Water can be polluted or misused, but never created or destroyed. According to a United Nations Educational Scientific and Cultural Organisation (UNESCO) study , it is estimated that the Earth contains about 1386 million cubic kilometers of water. However, 97.5% of this amount is saline water and only 2.5% is fresh water. Of this fresh water, most (68.7%) takes the form of permanent ice and snow in Antarctica, the Arctic, and in mountainous regions. Another 29.9% exists as groundwater. Ultimately, only 0.26% of the total amount of fresh water on Earth is available in lakes, reservoirs, and watersheds, where it is easily accessible for the world's economic and vital needs. With the population steadily increasing, especially in urban areas, several countries have already had severe problems with providing the necessary amount of drinking water to their populations.
2. Leaks, waste and human consumption
At the same time, it is well known that a considerable amount of drinking water is lost through leaks, waste, and misuse. In domestic homes, studies show that between 40% and 50% of water consumption does not need to be suitable for human consumption. This includes the water used for the toilet, irrigation, cleaning, and even the washing of clothes. Of course, this does not mean that dirty or polluted water should be used instead. Rather, rainwater, for example, can be used for such applications. This is a socio-environmentally responsible and inexpensive alternative that should be increasingly encouraged by governments. Countries like Australia are already highly developed in terms of rainwater use, yet for many other countries, this is not yet a reality.
3. Catch the rain
To include this technology in future projects, architects must take a few things into account. In addition to reducing the consumption of drinking water, the capture of rainwater does not overburden urban drainage infrastructure in the event of heavy rains. The system is quite simple. The catchment area is generally the building's slab or roof, but water can also be drawn from other surfaces, such as a road or a square. From there, the water is directed through gutters and pipes until it reaches the reservoir. The reservoir is the most expensive component of the entire system, and its correct dimensioning is vital so that the rainwater can be used satisfactorily without wasting resources and space.
4. Storage tanks
The factors that influence the volume of the tanks include the dimensions of the catchment area, the demand for water on the property, and, most importantly, the average precipitation of the region, which can be determined through historical databases. There are also several reservoir volume calculators for rainwater that can help in choosing the tank volume. But it is always most effective to consult a specialist or a supplier to make the most appropriate choice for your situation. For example, a location with frequent and well-distributed rainfall throughout the year may have smaller cisterns. An area with a rainy season and a dry season must use a larger reservoir to supply the dry months.
5. Keep it clean
Another important recommendation is to always discard the first liters of rainwater. This step is important because these are the waters that wash the catchment surface, such as the roof or the slab, and also concentrate the largest number of toxic pollutants from the atmosphere in cities. There exist several products and filtration tanks designed for this purpose, which automatically direct the first liters of rain for disposal. Similarly, architects should consider using sieves in the descent tubes so that leaves and other materials cannot reach the tanks. For proper functioning, cleaning the gutters periodically and keeping them in good condition is vital, as is maintaining the interior of the cisterns.
The collected water is generally used in non-potable applications, such as irrigation, cleaning, and even for flushing toilets. For these uses, there is generally no need for great purification care, just some filtration to remove the main impurities.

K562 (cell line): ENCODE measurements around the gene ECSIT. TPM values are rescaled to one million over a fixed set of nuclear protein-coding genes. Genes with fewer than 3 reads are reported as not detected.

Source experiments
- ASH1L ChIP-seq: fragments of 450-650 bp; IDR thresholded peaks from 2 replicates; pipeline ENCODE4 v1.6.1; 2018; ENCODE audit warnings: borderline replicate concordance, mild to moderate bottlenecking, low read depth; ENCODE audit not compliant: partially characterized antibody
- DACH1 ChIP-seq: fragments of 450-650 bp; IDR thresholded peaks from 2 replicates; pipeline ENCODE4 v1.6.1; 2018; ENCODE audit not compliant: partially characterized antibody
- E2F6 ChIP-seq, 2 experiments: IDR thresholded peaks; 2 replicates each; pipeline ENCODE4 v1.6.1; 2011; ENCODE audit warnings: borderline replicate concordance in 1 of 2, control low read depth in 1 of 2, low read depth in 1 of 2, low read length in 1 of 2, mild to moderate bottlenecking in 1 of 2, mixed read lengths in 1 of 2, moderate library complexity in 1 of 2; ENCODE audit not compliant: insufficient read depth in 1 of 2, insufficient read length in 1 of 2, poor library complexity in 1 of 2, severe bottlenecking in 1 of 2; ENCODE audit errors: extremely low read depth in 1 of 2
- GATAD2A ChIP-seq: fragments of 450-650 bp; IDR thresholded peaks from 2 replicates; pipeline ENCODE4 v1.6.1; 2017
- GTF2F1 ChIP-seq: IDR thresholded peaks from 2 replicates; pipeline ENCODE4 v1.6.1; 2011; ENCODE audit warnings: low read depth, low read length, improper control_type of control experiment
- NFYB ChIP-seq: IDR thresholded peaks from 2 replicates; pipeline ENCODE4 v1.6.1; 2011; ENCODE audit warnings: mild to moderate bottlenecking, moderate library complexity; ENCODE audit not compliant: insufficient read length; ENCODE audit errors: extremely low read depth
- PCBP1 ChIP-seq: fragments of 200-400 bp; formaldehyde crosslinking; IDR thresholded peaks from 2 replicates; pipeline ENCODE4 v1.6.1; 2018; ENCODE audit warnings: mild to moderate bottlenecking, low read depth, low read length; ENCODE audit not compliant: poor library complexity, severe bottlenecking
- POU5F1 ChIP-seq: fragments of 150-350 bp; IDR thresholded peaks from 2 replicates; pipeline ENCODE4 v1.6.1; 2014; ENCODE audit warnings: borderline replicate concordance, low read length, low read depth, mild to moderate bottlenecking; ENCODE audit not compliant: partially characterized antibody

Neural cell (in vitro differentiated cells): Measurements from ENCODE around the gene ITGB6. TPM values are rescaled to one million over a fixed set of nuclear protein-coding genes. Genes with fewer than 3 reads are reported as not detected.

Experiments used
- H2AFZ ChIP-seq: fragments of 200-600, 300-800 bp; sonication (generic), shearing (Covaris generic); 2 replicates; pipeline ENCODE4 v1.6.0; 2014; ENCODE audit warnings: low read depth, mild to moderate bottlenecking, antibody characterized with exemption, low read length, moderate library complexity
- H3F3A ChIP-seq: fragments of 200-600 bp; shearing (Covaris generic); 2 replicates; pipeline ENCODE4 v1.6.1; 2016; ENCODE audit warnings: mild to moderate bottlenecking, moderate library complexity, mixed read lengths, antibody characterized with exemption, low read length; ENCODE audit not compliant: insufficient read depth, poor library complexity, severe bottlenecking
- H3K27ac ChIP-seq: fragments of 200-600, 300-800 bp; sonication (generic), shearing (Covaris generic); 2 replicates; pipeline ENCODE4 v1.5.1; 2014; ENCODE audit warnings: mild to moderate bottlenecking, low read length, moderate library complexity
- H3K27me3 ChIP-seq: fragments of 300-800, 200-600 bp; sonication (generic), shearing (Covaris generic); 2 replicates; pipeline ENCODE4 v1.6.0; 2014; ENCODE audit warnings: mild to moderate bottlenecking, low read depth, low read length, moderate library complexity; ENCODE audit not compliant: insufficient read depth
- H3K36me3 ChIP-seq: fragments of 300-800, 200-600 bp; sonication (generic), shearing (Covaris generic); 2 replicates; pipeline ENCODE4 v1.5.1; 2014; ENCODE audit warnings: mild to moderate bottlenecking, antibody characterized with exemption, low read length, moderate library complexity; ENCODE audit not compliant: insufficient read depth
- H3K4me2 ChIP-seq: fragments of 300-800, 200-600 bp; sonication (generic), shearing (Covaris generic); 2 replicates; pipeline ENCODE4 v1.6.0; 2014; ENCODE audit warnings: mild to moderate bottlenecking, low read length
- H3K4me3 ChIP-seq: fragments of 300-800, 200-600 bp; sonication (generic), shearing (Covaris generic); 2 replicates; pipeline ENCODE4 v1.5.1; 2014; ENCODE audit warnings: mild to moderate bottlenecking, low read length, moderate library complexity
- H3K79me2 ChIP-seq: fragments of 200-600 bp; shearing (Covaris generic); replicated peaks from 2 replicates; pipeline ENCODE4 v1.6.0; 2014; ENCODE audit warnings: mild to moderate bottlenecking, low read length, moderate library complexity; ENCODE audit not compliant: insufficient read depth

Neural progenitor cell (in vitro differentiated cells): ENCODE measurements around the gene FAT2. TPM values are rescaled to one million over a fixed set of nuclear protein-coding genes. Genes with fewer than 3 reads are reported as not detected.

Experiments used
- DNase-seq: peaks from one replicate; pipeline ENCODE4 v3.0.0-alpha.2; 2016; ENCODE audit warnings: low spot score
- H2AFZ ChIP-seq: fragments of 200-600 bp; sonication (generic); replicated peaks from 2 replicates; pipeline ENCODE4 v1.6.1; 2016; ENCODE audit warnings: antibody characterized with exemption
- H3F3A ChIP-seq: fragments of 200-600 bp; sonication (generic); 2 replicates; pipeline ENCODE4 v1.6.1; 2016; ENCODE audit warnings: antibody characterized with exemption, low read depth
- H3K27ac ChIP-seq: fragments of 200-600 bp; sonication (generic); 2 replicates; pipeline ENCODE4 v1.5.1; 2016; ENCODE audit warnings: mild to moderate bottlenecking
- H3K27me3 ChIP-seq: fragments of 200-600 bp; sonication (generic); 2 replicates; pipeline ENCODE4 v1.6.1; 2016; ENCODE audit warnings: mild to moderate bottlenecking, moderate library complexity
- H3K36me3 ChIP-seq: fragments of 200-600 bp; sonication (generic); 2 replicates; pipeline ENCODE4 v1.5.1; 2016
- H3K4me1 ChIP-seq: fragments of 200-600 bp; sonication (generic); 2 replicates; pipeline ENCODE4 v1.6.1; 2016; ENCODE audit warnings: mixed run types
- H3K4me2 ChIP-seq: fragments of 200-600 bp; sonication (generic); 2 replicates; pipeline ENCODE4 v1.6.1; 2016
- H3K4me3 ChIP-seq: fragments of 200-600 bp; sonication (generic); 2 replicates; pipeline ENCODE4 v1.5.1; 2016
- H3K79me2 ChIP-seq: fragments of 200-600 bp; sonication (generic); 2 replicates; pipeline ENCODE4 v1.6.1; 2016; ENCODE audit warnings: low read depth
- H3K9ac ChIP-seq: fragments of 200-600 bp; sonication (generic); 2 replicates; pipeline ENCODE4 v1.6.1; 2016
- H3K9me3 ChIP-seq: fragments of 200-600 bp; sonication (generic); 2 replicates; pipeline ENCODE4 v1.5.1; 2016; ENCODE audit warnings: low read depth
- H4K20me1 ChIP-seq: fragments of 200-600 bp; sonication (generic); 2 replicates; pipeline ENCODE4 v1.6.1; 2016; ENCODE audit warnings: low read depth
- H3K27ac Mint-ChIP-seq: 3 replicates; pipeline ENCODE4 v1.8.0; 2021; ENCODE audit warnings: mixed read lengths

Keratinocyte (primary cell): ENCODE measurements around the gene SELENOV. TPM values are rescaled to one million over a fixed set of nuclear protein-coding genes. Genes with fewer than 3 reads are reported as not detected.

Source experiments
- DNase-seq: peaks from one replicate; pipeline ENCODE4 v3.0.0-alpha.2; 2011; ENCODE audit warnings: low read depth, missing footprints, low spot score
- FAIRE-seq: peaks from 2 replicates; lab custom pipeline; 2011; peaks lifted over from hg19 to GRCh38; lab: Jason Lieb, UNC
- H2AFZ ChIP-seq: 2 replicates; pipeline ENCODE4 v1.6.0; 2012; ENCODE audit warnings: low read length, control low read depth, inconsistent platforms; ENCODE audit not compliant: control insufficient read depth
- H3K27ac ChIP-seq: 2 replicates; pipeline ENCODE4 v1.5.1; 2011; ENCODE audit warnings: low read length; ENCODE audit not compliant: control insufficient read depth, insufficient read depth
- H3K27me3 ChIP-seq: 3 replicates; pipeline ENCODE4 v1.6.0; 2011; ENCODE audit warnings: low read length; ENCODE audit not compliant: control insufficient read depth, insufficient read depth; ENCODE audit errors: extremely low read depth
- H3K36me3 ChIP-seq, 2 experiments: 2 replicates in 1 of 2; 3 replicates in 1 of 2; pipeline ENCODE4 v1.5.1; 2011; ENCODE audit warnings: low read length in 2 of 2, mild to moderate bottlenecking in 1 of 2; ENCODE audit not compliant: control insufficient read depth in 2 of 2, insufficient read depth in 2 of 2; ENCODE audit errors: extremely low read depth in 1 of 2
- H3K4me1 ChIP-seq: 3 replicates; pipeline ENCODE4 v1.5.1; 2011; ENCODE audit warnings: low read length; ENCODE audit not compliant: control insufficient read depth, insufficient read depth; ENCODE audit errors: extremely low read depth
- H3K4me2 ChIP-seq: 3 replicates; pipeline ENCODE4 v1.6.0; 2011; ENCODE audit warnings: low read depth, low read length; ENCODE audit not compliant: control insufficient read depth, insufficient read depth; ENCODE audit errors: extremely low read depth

6. You can drink rainwater
Rainwater can also be used for human consumption, bathing, and cooking food. In these cases, architects should use more complex treatments, such as ultraviolet disinfection or reverse osmosis. It is essential to seek qualified technical assistance if this is the intention.
7. Is it worth it?
Rainwater systems have a quick return investment, with low maintenance and operation costs. But architects must consider its application from the beginning of the project to ensure that the system is well sized for the structure's specific demands. The use of rainwater is an extremely old method - research shows evidence of cisterns for this use from as early as the Neolithic Period. In Pompeii, for example, rainwater storage on the roof was common before the construction of the aqueduct in the first century BC.
More and more, architecture must learn from the past to face contemporary issues. In the same way that many projects increasingly aim to take advantage of natural light, sunshine, and wind, using rainwater for domestic use is a question simply of common sense and an excellent way to conserve this precious and essential resource for life.
For the average driver, it might be hard to know where to start when it comes to buying an electric car.
Autotrader have written an online guide to walk you through everything you need to know about electric cars, including how to buy one, the charging process, how they’re likely to impact British roads in the future and all the costs associated with an electric car you might not already know about.
The government has committed to ban the sale of new petrol, diesel, and hybrid cars and vans from 2030. They’ve also announced extra grants for electric car buyers and more funding for charge points.
This is a huge milestone for climate action in the UK. It will help to significantly cut carbon emissions and take a big step towards meeting the UK’s near-term climate targets. Polluting cars and vans are responsible for around one-fifth of all carbon emissions in the UK.
With more focus being placed on the need to conserve the environment than ever before, it’s only natural that new rules are being introduced to reduce the number of petrol and diesel cars on the road..
With the sales of these kinds of cars prohibited beyond 2030, more consumers than ever are turning to electric cars as a viable alternative. Once the stuff of science fiction, these types of cars are now readily available through a number of suppliers.
The EHPC Climate Change Group are exploring the possibility of EV chargers in the village.
Climate Change Group October 2021